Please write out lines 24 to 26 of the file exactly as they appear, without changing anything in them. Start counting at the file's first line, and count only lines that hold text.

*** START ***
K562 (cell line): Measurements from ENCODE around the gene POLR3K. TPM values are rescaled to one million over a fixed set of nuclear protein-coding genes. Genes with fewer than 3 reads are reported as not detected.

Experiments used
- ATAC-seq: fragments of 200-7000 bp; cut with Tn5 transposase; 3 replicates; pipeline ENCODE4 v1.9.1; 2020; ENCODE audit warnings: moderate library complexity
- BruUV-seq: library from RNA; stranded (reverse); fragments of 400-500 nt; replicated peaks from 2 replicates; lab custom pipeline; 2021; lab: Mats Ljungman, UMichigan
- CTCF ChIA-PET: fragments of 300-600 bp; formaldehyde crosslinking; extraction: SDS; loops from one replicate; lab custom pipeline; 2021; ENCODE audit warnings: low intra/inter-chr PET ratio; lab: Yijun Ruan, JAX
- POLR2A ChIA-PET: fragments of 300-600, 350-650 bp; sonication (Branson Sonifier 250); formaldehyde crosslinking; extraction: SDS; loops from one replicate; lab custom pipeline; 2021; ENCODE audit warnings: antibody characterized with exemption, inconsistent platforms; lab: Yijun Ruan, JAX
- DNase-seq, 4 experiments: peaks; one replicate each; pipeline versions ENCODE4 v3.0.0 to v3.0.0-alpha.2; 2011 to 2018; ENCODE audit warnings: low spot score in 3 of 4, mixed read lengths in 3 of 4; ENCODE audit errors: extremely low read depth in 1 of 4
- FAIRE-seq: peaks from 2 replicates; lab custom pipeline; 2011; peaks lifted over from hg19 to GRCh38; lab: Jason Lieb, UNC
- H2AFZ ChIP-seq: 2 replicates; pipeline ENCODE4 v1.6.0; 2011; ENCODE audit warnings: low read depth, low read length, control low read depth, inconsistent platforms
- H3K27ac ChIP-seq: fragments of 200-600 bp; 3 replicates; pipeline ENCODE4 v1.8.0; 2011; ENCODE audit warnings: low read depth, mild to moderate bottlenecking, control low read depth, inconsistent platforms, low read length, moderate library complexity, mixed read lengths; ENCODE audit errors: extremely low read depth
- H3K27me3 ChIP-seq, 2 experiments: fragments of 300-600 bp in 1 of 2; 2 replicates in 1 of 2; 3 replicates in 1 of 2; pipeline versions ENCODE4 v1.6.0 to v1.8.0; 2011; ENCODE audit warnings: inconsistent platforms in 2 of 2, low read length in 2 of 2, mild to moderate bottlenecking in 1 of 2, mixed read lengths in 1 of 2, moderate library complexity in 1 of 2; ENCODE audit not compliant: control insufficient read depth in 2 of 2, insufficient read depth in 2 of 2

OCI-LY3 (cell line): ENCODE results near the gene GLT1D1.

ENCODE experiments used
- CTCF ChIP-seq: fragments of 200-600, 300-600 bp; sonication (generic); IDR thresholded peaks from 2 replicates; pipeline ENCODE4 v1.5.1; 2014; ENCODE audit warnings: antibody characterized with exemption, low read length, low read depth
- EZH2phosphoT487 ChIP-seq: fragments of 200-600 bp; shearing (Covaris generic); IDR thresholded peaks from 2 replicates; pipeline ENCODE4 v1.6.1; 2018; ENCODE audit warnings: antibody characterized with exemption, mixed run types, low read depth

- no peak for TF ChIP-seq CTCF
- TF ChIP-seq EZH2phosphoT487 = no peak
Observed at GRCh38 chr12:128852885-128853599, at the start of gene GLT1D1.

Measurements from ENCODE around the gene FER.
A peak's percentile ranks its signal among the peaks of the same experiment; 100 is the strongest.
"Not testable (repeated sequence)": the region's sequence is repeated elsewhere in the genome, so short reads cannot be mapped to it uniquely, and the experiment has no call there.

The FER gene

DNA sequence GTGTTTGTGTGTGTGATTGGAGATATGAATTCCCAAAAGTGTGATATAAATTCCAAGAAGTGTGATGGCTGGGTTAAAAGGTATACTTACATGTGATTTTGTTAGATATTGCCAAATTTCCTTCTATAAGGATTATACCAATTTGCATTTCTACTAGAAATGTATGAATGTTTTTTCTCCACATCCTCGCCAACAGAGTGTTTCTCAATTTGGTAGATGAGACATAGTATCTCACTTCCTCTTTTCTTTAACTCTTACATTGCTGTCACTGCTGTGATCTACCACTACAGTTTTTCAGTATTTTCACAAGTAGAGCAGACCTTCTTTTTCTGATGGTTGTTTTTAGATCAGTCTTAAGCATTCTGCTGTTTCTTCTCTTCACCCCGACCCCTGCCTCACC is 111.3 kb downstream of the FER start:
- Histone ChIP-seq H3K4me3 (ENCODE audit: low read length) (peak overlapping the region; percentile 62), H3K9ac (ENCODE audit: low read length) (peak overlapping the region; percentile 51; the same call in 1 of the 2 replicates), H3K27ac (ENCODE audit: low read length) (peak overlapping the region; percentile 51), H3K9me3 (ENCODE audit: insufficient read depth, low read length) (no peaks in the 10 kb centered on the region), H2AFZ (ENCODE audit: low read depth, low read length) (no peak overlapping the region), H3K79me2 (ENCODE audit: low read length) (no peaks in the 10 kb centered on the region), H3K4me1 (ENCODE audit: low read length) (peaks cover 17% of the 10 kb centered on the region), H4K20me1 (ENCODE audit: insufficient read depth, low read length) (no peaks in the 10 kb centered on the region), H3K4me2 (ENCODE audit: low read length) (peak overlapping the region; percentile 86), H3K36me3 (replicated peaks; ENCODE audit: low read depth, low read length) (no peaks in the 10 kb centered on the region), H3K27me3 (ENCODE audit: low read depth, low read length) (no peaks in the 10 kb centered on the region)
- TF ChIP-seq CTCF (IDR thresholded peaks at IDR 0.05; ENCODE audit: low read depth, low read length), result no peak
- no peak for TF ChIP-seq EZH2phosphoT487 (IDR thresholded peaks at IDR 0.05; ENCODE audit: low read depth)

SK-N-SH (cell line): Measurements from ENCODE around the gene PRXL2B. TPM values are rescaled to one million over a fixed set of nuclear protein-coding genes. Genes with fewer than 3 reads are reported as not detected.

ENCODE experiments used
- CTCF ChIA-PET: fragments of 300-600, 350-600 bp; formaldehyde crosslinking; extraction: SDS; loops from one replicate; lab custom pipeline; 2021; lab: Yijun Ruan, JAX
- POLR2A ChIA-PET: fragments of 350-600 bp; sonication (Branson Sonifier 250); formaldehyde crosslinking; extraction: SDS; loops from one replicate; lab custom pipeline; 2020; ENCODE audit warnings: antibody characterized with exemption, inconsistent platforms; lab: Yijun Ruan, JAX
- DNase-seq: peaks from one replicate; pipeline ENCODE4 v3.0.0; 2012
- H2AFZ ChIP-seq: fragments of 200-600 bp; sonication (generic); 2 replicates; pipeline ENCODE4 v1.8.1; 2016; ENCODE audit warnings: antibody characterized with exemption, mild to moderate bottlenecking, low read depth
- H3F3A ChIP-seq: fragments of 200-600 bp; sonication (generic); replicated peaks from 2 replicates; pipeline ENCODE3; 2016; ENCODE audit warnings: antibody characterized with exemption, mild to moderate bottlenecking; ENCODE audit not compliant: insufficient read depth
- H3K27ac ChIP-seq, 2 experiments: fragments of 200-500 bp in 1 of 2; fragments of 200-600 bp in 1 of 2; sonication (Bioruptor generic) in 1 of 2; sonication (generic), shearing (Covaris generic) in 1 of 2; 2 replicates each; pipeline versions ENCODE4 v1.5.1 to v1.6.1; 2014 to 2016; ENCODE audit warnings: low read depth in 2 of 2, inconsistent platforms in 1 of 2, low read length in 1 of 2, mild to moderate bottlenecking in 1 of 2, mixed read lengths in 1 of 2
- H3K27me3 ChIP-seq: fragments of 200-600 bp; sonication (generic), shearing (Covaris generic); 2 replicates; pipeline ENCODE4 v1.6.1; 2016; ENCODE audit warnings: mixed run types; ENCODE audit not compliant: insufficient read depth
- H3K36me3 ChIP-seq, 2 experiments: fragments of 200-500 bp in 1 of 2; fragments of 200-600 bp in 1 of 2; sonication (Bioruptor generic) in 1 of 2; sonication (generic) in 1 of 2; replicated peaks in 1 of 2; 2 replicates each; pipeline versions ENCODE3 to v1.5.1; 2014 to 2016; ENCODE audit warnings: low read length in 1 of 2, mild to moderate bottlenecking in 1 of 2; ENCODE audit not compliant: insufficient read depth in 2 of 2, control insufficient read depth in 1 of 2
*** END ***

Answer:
- Histone ChIP-seq H3K4me3 (ENCODE audit: low read length) (peak overlapping the region; percentile 62), H3K9ac (ENCODE audit: low read length) (peak overlapping the region; percentile 51; the same call in 1 of the 2 replicates), H3K27ac (ENCODE audit: low read length) (peak overlapping the region; percentile 51), H3K9me3 (ENCODE audit: insufficient read depth, low read length) (no peaks in the 10 kb centered on the region), H2AFZ (ENCODE audit: low read depth, low read length) (no peak overlapping the region), H3K79me2 (ENCODE audit: low read length) (no peaks in the 10 kb centered on the region), H3K4me1 (ENCODE audit: low read length) (peaks cover 17% of the 10 kb centered on the region), H4K20me1 (ENCODE audit: insufficient read depth, low read length) (no peaks in the 10 kb centered on the region), H3K4me2 (ENCODE audit: low read length) (peak overlapping the region; percentile 86), H3K36me3 (replicated peaks; ENCODE audit: low read depth, low read length) (no peaks in the 10 kb centered on the region), H3K27me3 (ENCODE audit: low read depth, low read length) (no peaks in the 10 kb centered on the region)
- TF ChIP-seq CTCF (IDR thresholded peaks at IDR 0.05; ENCODE audit: low read depth, low read length), result no peak
- no peak for TF ChIP-seq EZH2phosphoT487 (IDR thresholded peaks at IDR 0.05; ENCODE audit: low read depth)